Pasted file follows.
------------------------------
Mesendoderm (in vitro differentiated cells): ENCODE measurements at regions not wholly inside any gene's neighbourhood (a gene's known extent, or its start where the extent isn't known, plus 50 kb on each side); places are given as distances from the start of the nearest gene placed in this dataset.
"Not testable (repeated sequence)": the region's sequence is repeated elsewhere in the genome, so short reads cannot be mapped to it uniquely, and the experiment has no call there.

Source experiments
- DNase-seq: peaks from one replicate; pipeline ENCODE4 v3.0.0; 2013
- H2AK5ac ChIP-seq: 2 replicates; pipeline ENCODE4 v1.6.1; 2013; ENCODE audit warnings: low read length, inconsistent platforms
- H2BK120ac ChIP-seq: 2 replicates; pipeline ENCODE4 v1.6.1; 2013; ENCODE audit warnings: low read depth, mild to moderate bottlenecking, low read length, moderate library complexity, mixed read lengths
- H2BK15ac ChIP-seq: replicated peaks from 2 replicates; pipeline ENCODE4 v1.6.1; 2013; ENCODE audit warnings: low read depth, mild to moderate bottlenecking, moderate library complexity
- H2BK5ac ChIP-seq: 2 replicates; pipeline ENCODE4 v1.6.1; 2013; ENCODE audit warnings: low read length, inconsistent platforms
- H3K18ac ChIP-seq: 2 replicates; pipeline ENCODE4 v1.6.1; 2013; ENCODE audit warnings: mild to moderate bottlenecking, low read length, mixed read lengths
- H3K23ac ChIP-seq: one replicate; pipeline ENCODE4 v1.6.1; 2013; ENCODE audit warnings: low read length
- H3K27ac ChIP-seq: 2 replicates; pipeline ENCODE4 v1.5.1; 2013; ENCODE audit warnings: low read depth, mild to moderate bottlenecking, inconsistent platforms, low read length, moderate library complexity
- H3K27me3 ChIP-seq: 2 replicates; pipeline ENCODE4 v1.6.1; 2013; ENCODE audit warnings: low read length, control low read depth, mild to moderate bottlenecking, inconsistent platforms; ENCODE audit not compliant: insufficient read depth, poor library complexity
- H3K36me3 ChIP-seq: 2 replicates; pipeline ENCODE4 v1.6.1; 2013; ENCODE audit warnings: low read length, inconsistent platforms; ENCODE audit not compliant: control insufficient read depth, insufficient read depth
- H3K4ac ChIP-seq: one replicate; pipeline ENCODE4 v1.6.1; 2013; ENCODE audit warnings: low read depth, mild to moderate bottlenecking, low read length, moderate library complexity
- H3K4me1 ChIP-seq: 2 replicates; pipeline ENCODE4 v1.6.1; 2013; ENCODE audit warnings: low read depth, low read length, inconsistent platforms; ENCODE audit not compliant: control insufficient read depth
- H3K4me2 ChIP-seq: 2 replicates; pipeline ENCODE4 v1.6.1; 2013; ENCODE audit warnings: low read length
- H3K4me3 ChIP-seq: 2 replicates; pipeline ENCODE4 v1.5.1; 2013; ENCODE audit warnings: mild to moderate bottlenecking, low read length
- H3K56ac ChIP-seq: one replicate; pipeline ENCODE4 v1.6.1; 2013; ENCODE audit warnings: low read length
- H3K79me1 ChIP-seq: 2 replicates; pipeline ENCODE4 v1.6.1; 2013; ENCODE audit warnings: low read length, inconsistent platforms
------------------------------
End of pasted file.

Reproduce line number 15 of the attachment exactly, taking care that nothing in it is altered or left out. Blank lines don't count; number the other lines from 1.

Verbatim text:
- H3K4me1 ChIP-seq: 2 replicates; pipeline ENCODE4 v1.6.1; 2013; ENCODE audit warnings: low read depth, low read length, inconsistent platforms; ENCODE audit not compliant: control insufficient read depth